Did GAO Just Hand Hackers a Blueprint for Breaking into the FDIC?

By Pam Martens and Russ Martens: June 2, 2017

GAO LogoWhen it comes to demanding transparency in government, Wall Street On Parade typically takes the position that citizens have a constitutional right to their government’s records. We demand those records regularly at Federal agencies using the Freedom of Information Act and at state and local government agencies using the relevant sunshine laws. 

This past Wednesday was the first time that we can recall when we read a publicly released report from the Government Accountability Office (GAO), the nonpartisan watchdog for Congress, that made us queasy that the information should never have been released.

The report concerned the information technology systems of the Federal Deposit Insurance Corporation (FDIC). The GAO seemed to be handing potential cyber attackers a roadmap on how to exploit the FDIC’s many vulnerabilities.

Federal deposit insurance was first created under the Glass-Steagall Act (also known as the Banking Act of 1933) to provide Federally-backed insurance on bank deposits of participating institutions. Federal insurance at that time was desperately needed to shore up public confidence in the nation’s banks in the wake of thousands of bank failures resulting from the stock market collapse and ensuing Great Depression. Following the 2008 Wall Street crisis, FDIC insurance was beefed up and remains critically important to confidence in the U.S. banking system today.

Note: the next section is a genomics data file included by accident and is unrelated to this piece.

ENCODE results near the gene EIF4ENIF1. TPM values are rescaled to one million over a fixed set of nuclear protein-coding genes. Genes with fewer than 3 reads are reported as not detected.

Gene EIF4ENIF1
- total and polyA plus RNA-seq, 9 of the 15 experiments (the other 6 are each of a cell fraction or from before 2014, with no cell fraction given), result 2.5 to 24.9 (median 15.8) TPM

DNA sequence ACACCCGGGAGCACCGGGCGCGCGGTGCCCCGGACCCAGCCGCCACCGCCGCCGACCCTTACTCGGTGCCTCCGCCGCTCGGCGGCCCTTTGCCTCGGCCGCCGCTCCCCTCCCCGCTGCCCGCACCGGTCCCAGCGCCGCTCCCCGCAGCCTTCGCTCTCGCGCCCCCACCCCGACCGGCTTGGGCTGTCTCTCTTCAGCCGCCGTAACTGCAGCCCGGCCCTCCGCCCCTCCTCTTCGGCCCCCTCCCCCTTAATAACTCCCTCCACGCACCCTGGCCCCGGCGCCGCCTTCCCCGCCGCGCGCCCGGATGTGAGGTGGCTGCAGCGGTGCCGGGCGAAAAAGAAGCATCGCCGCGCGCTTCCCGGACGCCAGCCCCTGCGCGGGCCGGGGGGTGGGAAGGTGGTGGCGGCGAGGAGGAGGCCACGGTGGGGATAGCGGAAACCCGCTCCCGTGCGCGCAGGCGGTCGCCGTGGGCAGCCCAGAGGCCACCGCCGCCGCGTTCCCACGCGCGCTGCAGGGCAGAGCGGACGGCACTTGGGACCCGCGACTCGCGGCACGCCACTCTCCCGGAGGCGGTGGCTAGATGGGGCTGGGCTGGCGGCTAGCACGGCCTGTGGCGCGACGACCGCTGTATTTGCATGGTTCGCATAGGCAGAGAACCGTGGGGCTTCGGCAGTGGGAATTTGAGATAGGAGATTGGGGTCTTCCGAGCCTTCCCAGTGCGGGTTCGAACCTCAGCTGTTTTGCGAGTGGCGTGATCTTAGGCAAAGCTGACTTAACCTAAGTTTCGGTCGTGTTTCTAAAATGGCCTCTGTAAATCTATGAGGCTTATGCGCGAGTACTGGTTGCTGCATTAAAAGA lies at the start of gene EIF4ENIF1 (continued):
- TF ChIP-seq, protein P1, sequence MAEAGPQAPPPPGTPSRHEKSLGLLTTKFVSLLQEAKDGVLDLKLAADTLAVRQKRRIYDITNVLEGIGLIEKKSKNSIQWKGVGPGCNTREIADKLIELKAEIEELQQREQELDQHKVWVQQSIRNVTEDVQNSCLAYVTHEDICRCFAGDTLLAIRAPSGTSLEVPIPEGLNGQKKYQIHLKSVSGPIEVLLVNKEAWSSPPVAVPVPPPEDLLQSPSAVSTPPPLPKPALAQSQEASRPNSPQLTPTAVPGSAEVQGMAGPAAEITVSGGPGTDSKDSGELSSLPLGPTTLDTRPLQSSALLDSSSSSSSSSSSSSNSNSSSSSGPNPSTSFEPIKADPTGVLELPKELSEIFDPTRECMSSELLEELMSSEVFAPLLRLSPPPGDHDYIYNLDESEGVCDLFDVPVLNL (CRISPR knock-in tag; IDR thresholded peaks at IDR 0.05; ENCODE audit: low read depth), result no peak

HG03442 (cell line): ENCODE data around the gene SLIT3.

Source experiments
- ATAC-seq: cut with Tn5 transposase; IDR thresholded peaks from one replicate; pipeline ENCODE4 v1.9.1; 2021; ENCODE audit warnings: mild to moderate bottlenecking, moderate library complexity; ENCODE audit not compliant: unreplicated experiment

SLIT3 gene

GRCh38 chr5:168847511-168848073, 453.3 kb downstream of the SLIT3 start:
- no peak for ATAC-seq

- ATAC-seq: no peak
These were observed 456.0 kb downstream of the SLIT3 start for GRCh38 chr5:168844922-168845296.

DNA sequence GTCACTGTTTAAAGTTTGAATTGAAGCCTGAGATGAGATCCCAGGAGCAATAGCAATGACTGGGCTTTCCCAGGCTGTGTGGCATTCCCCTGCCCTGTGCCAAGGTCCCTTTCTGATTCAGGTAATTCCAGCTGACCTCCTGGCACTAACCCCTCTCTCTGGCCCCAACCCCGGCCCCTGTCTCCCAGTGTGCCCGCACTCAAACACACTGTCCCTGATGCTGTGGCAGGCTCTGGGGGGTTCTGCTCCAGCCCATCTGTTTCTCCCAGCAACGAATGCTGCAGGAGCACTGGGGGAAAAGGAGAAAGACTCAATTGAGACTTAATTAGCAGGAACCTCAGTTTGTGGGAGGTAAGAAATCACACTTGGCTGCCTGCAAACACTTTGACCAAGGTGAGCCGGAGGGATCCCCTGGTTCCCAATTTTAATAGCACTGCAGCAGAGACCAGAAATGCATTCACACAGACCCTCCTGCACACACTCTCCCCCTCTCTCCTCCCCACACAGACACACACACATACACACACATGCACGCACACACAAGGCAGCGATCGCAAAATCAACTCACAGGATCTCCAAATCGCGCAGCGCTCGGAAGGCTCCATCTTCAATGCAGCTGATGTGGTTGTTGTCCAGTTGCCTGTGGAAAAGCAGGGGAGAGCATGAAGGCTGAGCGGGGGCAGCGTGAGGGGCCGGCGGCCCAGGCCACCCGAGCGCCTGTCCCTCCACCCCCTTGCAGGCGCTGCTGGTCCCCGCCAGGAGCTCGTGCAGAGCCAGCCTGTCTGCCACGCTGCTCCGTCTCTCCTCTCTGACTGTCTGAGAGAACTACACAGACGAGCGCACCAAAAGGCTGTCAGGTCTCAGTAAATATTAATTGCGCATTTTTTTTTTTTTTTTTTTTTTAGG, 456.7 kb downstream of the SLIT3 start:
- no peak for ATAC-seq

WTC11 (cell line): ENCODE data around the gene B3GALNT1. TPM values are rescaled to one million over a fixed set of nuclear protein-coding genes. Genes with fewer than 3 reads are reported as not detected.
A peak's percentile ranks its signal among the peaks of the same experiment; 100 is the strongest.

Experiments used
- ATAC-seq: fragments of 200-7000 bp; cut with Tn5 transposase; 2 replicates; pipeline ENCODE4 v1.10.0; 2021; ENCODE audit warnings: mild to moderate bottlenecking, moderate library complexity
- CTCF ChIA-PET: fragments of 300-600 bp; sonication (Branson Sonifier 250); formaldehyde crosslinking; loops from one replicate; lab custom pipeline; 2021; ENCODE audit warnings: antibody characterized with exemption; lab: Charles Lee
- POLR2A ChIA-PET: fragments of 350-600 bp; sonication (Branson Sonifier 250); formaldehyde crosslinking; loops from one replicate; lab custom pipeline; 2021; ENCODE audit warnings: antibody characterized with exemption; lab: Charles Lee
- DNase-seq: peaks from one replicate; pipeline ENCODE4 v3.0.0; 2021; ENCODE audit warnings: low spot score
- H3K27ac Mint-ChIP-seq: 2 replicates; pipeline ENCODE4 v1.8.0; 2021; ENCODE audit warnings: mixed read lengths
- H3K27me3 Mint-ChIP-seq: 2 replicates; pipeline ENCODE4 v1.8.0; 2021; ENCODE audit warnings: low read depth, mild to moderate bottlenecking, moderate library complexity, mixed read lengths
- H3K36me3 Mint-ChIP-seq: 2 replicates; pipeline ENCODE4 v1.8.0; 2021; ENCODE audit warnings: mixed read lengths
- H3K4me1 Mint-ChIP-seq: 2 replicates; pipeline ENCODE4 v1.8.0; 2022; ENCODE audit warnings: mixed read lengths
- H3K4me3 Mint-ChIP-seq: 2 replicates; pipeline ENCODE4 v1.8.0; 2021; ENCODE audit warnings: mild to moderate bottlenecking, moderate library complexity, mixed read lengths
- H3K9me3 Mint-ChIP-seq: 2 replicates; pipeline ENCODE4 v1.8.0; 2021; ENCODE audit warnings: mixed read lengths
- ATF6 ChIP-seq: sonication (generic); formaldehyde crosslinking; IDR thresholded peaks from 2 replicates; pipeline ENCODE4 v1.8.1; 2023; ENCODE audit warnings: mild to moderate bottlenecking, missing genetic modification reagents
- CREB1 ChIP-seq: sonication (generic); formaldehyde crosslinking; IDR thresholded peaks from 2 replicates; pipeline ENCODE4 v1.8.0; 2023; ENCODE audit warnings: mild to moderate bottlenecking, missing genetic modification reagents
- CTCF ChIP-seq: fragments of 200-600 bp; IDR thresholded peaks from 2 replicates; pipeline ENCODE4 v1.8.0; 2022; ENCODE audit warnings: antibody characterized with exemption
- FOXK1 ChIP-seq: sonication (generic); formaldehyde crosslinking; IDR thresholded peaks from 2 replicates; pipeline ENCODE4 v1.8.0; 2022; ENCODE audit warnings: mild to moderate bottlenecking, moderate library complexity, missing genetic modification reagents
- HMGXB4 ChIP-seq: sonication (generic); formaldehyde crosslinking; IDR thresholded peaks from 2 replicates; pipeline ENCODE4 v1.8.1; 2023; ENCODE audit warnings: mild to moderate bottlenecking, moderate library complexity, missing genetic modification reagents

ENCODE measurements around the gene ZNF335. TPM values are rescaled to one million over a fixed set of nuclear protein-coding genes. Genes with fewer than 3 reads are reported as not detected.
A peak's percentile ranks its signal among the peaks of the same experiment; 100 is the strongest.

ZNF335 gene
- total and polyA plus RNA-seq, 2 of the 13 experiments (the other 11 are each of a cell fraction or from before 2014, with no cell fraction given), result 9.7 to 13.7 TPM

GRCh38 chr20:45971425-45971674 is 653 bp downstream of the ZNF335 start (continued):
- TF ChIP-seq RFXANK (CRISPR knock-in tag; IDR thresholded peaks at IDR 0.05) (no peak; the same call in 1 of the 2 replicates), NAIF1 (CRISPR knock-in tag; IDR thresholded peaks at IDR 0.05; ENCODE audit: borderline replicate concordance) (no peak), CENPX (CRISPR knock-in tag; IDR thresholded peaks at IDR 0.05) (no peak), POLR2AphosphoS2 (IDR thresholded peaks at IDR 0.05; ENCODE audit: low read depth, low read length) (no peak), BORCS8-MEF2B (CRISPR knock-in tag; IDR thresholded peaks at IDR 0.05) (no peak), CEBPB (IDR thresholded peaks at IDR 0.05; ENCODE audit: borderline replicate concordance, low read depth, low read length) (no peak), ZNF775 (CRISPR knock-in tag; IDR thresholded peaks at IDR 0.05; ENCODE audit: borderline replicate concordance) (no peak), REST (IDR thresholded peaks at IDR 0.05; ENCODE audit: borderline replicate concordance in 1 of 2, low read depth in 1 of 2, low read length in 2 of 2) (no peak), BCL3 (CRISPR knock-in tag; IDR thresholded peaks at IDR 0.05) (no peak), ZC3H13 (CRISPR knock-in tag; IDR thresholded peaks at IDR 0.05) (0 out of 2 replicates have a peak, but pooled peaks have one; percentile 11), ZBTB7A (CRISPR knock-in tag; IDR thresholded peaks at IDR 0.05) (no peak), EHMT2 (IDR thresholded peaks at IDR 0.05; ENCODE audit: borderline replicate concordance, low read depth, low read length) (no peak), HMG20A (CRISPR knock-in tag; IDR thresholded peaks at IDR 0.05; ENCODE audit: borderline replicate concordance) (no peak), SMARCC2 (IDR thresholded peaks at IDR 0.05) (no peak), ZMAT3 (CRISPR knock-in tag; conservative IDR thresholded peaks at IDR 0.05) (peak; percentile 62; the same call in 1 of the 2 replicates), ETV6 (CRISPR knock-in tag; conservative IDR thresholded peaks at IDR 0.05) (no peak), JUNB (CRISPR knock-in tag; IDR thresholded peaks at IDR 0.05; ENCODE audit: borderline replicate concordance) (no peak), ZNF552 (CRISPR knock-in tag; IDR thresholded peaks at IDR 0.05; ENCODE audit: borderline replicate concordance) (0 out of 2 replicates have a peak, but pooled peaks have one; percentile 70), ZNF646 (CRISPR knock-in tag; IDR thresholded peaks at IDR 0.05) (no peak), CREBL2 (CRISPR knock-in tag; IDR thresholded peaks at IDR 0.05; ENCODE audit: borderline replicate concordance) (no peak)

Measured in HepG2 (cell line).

The GAO report warned:

“Until FDIC takes the necessary steps to address both new and previously reported control deficiencies, its sensitive financial information and resources will remain at increased risk of inadvertent or deliberate misuse, improper modification, unauthorized disclosure, or destruction. The combination of the continuing and new information security control deficiencies in access and configuration management controls, considered collectively, represent a significant deficiency in FDIC’s internal control over financial reporting as of December 31, 2016.”

But the report then went well beyond vague generalities and got into specifics of what areas were at risk. We won’t repeat that information nor will we link to the report. We have contacted the GAO urging it to redact the vulnerable areas. (If the goal of the GAO is to publicly embarrass the FDIC into action, it can do that by issuing the report for a second time with the sensitive information appearing in blacked-out boxes.)

The GAO also published a separate related report with six recommendations on how to fix the FDIC deficiencies. That report was, admirably, restricted from access to the public.

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